3. To engage teachers in a conversation on learning: Lack of any outcome metrics results in a situation where even teachers making sincere efforts don't have metrics to measure or anchor upon. Outcome metrics are useful to engage teachers in a conversation on learning, moving away from system of completing syllabus.

4. To understand problems better and make better decisions: There's serious dearth of education data in India. This hinders our capacity to understand the problems and pin point the root causes. The huge data generated through this exercise that helps us to understand the context better and help us make informed decisions.


Addressing the concerns


Government needs to ensure the following things to address concerns regarding negative effects of codifying grade specific learning outcomes.

1. Mandate only minimum standards: Note the emphasis on the word minimum. As discussed earlier, one should balance teachers' efforts and child's background.

Such balance can be achieved if we mandate only minimum standards and not absolute standards. Minimum standards mean that they have to be achieved irrespective of the child's background. But, the same thing can't be mandated for absolute standards because effect of child's background comes into play.


2. Minimum standards are to be based on the capacity of the system: For the sake of simplicity, assume capacity of the system is similar to capacity of a person to digest food. A good metabolic system can digest mutton biryani, these are systems that can achieve "absolute standards". A poor metabolic system survives on saline because it can't digest complex food.

We noted earlier that child's background can come into play in achieving absolute standards. Capacity of the system decides the extent of that gap. A high capacity system can make even a child with poor background reach absolute standards. It can digest (teach) even complex food (poor background).

It also follows from this that absolute standards overburden a low capacity system and at the same time, low standards under utilise the potential of high capacity systems.

For instance, consider two extreme cases - a low capacity system, a state where students learn nothing in 5 years of primary school. This system is like a sick person. Their food intake has to start with saline and not mutton biryani. Similarly, in such cases of low capacity systems, one has to start low. Basic reading and numeracy can be the minimum standards to start with.

On the other hand, consider a high capacity system, say Finland. These are the kind of systems that can digest mutton biryani. Just like serving only saline to healthy person leads to under utilisation of their capacity, using standards meant for low capacity systems for such high capacity systems also leads to under utilisation of its full potential.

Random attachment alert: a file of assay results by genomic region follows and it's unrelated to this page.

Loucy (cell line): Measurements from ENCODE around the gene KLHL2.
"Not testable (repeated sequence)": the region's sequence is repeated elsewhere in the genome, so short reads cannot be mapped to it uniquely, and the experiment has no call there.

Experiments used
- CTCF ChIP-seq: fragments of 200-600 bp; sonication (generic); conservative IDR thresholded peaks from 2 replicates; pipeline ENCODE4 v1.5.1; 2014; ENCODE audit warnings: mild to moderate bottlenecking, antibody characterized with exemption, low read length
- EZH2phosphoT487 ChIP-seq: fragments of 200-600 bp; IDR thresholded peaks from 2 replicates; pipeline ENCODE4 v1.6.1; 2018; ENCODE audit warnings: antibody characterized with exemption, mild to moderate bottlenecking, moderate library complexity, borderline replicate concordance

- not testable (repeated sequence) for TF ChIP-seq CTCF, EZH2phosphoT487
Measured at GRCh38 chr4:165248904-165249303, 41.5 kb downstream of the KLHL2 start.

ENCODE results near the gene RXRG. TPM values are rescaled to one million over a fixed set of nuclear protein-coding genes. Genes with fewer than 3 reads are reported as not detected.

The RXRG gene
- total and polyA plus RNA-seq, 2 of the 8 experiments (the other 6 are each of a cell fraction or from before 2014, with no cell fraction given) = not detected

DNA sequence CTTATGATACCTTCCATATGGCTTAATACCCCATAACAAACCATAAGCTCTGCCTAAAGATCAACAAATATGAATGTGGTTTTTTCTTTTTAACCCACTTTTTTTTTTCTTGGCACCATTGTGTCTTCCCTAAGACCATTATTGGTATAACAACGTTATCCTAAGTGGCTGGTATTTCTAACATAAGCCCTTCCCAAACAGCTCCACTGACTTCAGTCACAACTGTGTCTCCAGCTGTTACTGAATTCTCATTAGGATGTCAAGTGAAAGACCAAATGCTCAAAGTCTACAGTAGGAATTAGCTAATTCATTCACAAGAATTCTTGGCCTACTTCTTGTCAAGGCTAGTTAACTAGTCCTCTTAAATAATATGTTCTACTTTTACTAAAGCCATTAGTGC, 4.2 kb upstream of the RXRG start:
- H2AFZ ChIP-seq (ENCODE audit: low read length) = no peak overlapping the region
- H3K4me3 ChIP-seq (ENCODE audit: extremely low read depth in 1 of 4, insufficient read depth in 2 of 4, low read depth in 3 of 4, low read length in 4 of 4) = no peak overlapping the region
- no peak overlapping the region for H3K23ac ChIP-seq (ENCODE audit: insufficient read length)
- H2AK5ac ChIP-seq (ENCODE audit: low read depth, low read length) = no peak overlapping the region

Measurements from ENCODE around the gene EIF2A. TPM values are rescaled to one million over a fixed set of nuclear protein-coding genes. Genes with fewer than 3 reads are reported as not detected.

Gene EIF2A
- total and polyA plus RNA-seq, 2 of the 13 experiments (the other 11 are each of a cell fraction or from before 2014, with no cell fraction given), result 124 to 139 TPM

In short, the minimum requirements also have to be linked to the capacity of the systems to avoid over burdening or under utilisation of the system. Note that one should aim to increase capacity with time and increase the standards slowly.

This also illustrates the need to mandate only minimum outcomes. Our systems are of low capacity. If absolute outcomes are mandated, teachers might resort to other means to reach those levels - copying, teaching to the test etc. Also, it isn't fair if one considers the background of children. Restricting ourselves to only minimum outcomes is a way around all these problems. This sets the minimum bar, irrespective of child's background.

3. Don't conflate grade-end requirements with end of school requirements: People often conflate grade-end requirements with end of school requirements. Both have different purposes.

Grade end requirements are only meant to be of diagnostic nature, indicating the status of progression. There isn't any harm if one can't achieve them within 1 year. There's flexibility to achieve them taking more time.

End of school requirements are different. They signify the expected outcomes at the end of schooling. They have a different purpose - signalling your ability etc. I had earlier argued that end of school exams also have to be bifurcated - exams that test basic proficiency and exams that can be used to signal ability.

Treating grade-end requirements similar to end of school requirements reduces the flexibility that grade-end requirements are supposed to offer. Conflating these two also leads us to tilt towards setting high standards for grade end requirements keeping the end of school requirements in mind. As discussed earlier, such absolute standards for grade end requirements has potential negative effects.


4. Don't use the learning outcomes to take harsh steps on teachers or to provide monetary incentives, until a congenial situation is created: A part of teachers' non-performance is also a result of the rules that shape them and the apathy of the system regarding their problems. There are also socio-economic characteristics of children that come into play.